The squeaky wheel gets the grease — or rather, those who make their needs and wants heard are more likely to get what they desire.
This idea has motivated Assistant Dean of Multicultural Affairs for the College of Agricultural Sciences Patresse Ingram through her education, personal life and career.
Though she described herself as “pretty quiet and reserved,” Ingram did what she needed to in order to fight for her success, especially when she was pursuing her doctoral degree at Michigan State.
Ingram explained that she “had to hunt down” one of her professors and would wait outside one of his classes taught during the weekend.
“I would be there with my little boy and I would be sitting outside the door so when he got out, there I was,” Ingram said, laughing loudly. “I was squeaking so I could get some oil.”
Though she relied on a “got to get through” mentality, Ingram is making it her mission to be more accessible to students who may need her as a resource.
Her position within the College of Agricultural Sciences was created in 2011, and Ingram remembered thinking it was “great” the college had made a higher role that would focus on diversity and inclusion.
“I think that I have had some impact on the college in terms of putting diversity on their minds and having people recognize that diversity, multiculturalism and accepting all kinds of people is important,” Ingram said. “I think that’s the biggest accomplishment — it becomes part of the culture of the college.”
Ingram is also the adviser of Penn State’s chapter of MANRRS — Minorities in Agriculture, Natural Resources and Related Sciences. The club invites all students of all backgrounds and majors to join.
“It’s a place and kind of like a family for them to feel like these are people that I relate well to and they feel comfortable with,” Ingram said. “It’s critical to create this space.”
This year, the chapter will soon attend the 34th-annual national conference where students will participate in competitions, give presentations about their research and listen to speakers.
MANRRS co-adviser Derek James noted the importance of bringing students to this type of environment where students of color can “see other students that look like them.”
“[The conference] is getting them to see that it is not how it is everywhere,” James said, regarding the statistically disproportionate demographics of Central Pennsylvania. “Being able to see 1,500 students who are in the same majors is beneficial to them.”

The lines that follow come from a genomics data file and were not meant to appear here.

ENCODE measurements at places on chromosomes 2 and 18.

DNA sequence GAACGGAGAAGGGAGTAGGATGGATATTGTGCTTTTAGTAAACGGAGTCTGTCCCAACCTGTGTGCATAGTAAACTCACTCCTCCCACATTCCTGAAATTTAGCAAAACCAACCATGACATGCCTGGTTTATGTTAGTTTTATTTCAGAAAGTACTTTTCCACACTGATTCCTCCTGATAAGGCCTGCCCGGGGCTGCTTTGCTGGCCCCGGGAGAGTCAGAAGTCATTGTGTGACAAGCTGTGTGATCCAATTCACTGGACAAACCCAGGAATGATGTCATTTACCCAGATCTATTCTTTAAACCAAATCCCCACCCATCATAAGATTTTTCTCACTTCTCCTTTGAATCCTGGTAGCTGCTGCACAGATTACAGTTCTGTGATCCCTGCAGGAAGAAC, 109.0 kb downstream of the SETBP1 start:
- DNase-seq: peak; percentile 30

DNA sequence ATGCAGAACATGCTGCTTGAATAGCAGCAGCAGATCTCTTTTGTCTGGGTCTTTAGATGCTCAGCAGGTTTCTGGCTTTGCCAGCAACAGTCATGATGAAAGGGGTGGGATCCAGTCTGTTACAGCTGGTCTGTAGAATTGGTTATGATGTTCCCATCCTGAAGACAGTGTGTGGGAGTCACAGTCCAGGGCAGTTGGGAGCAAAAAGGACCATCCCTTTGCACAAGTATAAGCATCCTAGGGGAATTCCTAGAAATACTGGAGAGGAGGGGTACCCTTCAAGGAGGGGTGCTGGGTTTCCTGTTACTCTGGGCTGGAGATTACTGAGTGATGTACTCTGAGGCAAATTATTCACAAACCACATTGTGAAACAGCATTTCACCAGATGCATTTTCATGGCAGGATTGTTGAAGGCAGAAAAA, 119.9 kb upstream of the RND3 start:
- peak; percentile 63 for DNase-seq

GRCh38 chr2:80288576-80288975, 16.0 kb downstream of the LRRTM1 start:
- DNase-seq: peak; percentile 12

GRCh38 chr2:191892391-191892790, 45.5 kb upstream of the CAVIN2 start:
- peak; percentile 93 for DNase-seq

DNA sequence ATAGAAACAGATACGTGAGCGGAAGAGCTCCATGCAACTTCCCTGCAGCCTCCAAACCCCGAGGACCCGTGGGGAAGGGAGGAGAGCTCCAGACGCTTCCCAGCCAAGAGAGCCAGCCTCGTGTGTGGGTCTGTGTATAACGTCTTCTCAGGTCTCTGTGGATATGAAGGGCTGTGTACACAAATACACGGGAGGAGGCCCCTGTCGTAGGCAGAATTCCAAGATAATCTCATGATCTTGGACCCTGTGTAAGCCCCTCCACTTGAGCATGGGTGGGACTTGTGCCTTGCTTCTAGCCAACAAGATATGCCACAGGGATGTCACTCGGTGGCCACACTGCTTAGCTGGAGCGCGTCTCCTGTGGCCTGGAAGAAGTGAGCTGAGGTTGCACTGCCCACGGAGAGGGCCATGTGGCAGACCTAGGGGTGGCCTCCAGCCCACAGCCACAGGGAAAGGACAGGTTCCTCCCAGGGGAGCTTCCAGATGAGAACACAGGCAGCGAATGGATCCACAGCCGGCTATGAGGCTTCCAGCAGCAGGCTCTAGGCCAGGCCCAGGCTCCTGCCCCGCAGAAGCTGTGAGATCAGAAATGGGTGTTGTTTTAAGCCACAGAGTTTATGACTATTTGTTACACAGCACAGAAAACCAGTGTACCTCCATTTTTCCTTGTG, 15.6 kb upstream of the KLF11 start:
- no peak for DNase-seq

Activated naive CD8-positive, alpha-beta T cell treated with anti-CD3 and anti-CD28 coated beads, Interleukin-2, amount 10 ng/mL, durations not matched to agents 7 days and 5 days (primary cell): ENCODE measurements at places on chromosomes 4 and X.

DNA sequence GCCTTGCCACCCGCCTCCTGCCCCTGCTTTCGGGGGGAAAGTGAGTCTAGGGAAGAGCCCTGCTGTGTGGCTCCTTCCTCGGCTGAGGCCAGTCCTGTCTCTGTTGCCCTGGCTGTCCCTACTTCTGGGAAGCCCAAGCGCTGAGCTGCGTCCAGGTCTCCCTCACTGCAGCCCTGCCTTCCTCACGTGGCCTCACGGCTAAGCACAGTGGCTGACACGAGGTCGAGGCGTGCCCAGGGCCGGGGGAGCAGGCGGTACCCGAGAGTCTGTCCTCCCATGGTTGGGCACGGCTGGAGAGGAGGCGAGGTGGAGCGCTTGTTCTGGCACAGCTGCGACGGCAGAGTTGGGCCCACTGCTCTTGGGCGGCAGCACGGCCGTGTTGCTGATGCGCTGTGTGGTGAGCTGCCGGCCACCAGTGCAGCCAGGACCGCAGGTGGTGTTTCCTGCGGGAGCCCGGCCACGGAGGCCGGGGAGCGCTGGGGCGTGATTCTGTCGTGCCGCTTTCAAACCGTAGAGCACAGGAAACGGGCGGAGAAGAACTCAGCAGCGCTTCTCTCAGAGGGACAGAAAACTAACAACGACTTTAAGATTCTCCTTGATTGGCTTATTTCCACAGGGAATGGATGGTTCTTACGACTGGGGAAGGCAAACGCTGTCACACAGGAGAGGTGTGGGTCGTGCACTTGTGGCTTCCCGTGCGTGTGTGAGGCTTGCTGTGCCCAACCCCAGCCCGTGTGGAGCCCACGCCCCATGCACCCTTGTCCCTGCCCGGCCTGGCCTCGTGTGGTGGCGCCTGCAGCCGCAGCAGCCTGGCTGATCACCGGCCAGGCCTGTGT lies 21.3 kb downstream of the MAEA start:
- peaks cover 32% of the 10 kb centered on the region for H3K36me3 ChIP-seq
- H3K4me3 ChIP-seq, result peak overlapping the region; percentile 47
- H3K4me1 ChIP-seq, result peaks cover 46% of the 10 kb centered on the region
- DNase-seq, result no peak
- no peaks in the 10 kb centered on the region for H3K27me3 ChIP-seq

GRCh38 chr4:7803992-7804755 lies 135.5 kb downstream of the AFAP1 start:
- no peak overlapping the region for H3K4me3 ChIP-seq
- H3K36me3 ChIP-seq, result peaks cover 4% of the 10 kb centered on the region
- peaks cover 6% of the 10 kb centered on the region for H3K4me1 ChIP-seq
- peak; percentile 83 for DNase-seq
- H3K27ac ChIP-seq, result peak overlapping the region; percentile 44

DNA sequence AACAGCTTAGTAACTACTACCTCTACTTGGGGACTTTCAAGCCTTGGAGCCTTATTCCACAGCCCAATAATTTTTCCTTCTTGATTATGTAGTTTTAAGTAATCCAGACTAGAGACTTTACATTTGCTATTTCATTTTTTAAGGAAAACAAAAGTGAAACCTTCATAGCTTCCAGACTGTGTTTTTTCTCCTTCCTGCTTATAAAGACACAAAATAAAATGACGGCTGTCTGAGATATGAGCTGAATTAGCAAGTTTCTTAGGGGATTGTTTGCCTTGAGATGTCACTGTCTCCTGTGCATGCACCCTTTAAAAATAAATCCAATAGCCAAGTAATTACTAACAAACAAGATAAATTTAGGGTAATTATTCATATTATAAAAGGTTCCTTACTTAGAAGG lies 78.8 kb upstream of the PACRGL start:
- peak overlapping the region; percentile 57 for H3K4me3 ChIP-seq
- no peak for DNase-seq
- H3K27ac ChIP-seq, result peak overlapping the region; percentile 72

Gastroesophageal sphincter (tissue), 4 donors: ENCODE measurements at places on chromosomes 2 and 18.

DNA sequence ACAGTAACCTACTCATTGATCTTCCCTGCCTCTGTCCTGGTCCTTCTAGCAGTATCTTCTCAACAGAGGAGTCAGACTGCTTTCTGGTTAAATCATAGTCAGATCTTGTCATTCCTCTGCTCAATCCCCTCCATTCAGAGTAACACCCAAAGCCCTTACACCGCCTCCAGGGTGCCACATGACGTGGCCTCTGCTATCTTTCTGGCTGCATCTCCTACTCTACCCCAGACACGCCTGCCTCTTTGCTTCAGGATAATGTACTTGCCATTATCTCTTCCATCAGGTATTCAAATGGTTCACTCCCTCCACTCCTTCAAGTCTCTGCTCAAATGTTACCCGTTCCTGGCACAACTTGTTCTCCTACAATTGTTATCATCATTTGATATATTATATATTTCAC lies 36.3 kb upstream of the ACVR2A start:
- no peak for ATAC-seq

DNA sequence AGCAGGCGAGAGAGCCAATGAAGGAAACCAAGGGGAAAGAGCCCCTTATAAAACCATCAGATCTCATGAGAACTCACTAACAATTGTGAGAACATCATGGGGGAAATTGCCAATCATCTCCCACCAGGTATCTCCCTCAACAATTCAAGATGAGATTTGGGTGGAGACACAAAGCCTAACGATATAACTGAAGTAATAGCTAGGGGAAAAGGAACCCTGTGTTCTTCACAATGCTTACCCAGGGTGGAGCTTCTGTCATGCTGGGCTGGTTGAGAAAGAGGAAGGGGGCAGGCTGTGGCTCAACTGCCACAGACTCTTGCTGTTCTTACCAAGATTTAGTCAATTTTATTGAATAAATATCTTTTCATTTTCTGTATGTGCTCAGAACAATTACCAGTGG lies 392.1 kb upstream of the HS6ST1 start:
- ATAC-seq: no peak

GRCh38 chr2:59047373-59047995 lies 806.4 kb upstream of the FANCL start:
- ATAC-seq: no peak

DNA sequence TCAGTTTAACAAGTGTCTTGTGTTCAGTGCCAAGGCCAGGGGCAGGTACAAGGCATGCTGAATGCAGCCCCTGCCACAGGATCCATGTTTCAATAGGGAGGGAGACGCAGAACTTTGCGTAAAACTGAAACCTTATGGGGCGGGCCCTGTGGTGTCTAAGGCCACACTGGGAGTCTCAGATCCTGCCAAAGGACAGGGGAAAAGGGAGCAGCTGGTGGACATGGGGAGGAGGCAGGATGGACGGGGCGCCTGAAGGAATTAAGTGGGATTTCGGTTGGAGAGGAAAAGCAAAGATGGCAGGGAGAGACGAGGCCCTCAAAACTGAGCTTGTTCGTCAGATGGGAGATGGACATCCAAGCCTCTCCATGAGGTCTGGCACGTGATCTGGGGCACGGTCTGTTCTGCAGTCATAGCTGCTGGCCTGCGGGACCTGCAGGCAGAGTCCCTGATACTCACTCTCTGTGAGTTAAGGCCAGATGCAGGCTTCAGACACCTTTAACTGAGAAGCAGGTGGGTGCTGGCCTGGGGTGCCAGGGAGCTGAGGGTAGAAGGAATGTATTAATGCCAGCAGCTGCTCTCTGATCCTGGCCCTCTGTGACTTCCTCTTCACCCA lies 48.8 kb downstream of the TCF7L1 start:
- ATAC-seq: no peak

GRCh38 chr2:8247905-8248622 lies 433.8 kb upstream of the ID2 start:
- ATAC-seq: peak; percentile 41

Additionally, Ingram was once a professor at Penn State, teaching YFE 438: Living in an Increasingly Diverse Society, AEE 460: Foundations of Leadership Development and YFE 496A: Communicating Across Cultures.
Both her educational background and teaching experience assures James on Ingram’s ability to fulfill the needs of her position.
“Her perspective and understanding of what faculty and students needs are — she’s able to understand the rigor of secondary education,” James said.
Associate Dean for Research and Graduate Education Gary Thompson echoed James’ comments on Ingram’s background, also highlighting her being a “constant advocate” for students.
“She worked on a scholarship of education which is really important for her to understand and related to students,” Thompson said. “She’s also a very empathetic person. She’s concerned about people and I think that goes with her professional demeanor as well.”
Thompson added that Ingram has personally taken the time to advise him and other faculty on how to be inclusive.
“One of my areas of interests, both personally and professionally, is really to be more culturally competent,” he said. “I took a year of cultural diversity inventory under her supervision.”
Thompson said Ingram also provides input on how the college advertises to faculty and engages with students.
James first met Ingram as a graduate student and she served as his adviser. Ingram will no longer be James’ official adviser by the end of the summer.
“It will probably be, jokingly, a weight off of her back because I’ve been around for so long,” James said. “More importantly, I think it will be an accomplishment for her to help another student walk across that stage.”